When it comes to money you want the most competent financial advisor to help you grow your assets and provide you with income, especially at a time closer to your retirement. However, over the past few years hundreds of millions have been lost due to bad investment advice from greedy financial advisors who know very well that the products they advertise are way too risky for average investors. The best product for you may or may not be the one that generates the highest commission for them, I have seen many investors blindly trust their advisers and buy a lot of low quality investment products that end up costing them a lot of money. It is important for you to understand that just because something is unethical does not make it illegal, and the current regulations do not provide enough protection for you as an investor. It is, therefore, very important for you to know the common tricks.
Some private bankers even went as far as breaking the law to profit themselves. Take the case of Kevin Wallace, an ex-Merrill Lynch private banker who offered financial advices to many Asian tycoons and their families in the late 90s. Mr Wallace was a Harvard Business School graduate, a high profile banker accused of unauthorized trading and later sent to jail. Singapore's high court found Wallace guilty of forging signs and trading stocks without client permission. The incident was discovered by suspicious clients who complained to Merill Lynch that. Wallace had told them that there was no need to look at the official documents from the bank as they were incorrect. Interestingly, none of the bank's support functions such as risk management, operations, compliance and audit was able to detect the funny business before the clients made a formal complain which triggered a high level investigation.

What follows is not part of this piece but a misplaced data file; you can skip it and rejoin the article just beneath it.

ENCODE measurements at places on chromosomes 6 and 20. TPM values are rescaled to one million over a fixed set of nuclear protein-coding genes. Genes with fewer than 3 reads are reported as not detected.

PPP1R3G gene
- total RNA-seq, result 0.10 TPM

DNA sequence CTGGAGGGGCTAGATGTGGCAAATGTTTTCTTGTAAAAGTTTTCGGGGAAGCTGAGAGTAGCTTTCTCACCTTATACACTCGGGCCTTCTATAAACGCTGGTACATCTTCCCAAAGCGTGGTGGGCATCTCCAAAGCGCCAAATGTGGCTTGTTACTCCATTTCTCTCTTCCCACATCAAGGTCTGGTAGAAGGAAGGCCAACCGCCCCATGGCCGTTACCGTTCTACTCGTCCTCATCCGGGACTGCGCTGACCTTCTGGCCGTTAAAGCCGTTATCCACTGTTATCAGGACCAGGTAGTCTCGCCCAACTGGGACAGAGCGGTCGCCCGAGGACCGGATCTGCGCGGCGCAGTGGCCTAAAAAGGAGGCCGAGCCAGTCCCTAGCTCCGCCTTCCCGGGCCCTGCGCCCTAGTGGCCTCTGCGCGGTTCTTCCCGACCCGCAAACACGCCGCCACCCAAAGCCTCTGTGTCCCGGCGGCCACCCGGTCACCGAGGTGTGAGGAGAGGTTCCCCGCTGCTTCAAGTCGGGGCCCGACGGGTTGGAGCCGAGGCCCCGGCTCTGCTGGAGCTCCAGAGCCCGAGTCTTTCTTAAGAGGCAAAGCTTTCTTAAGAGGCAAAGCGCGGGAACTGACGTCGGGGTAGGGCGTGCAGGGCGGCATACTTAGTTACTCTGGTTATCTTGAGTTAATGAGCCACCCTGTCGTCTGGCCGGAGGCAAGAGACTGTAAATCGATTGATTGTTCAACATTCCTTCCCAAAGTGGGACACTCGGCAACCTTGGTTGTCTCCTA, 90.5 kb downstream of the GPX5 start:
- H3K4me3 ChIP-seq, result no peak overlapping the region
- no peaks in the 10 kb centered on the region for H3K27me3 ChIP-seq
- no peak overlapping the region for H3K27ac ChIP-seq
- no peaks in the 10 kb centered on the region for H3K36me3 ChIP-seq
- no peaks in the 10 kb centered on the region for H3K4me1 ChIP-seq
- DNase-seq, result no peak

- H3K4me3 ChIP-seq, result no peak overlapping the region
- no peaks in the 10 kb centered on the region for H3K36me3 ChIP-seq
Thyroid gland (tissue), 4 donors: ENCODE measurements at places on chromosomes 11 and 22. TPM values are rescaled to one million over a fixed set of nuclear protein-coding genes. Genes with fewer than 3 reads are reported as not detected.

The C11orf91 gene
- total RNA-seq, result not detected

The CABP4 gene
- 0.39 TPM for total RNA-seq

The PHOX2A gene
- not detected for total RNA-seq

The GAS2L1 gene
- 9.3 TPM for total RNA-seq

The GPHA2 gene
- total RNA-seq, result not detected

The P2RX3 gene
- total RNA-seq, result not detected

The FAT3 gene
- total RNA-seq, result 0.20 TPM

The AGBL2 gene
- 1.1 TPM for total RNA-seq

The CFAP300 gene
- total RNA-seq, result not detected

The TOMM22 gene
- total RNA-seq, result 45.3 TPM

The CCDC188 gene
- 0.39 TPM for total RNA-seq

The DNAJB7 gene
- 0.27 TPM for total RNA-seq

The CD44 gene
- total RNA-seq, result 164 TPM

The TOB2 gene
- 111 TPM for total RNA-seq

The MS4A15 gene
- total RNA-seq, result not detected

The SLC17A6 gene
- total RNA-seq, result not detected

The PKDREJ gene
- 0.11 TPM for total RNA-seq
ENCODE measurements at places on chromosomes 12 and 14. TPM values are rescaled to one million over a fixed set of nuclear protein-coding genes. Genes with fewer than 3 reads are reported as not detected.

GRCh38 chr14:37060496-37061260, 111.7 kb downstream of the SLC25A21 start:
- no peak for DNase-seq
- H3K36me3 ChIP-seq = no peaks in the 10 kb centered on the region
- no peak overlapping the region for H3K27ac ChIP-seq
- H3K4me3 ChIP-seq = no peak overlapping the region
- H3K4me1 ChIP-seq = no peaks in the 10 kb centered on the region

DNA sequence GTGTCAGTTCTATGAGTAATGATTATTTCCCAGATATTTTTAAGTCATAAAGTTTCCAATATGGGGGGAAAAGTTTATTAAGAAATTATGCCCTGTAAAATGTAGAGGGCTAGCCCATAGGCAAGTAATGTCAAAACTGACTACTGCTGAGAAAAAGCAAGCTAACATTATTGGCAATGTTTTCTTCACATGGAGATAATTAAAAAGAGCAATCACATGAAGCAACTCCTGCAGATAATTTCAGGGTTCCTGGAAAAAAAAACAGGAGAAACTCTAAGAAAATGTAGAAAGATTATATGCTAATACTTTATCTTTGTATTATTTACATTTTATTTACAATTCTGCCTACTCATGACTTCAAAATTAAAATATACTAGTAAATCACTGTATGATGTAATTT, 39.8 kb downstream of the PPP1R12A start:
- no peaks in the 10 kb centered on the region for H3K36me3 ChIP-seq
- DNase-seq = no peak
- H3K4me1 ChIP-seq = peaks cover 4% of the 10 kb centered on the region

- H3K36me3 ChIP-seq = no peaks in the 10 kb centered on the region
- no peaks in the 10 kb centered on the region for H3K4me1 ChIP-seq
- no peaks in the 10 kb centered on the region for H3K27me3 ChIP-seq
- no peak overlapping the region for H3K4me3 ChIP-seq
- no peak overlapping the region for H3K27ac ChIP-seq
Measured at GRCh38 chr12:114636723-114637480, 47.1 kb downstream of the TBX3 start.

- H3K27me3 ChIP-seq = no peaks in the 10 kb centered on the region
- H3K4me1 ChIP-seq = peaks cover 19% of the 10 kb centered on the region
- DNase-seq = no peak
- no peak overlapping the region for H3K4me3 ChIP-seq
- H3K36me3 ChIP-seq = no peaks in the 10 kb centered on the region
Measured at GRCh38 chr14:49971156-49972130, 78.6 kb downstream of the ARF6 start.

Mr Wallace was asked to resign shortly after. Merrill Lynch later filed a case against him and the judge ordered a payment of US $ 25 million to be made by Mr. Bush. Wallace to the bank.
There are several common tricks that financial advisors play:
Trick 1: Offering financial advices for "free"
Good, experienced private bankers charge a service fee for conducting careful research and analysis. They would carefully review a client's financial goal, investment time span, risk tolerance and special family needs before deciding if certain portfolio strategies are appropriate. They would also disclose any conflicts of interests in the asset allocation process. Most advisers you meet out there, however, are only salespeople who get paid by the number of financial products sold. I would say about 60-70% of the advisers belong to this category. Because they do not get paid unless they are successful in selling certain types of products (often complex, risky derivatives), advisers would often recommend products that are inconsistent with your overall investment goal. The "free" advice you received often turn out to be very expensive as your portfolio loses tens of thousands of dollars.
Trick 2: The performance bonus …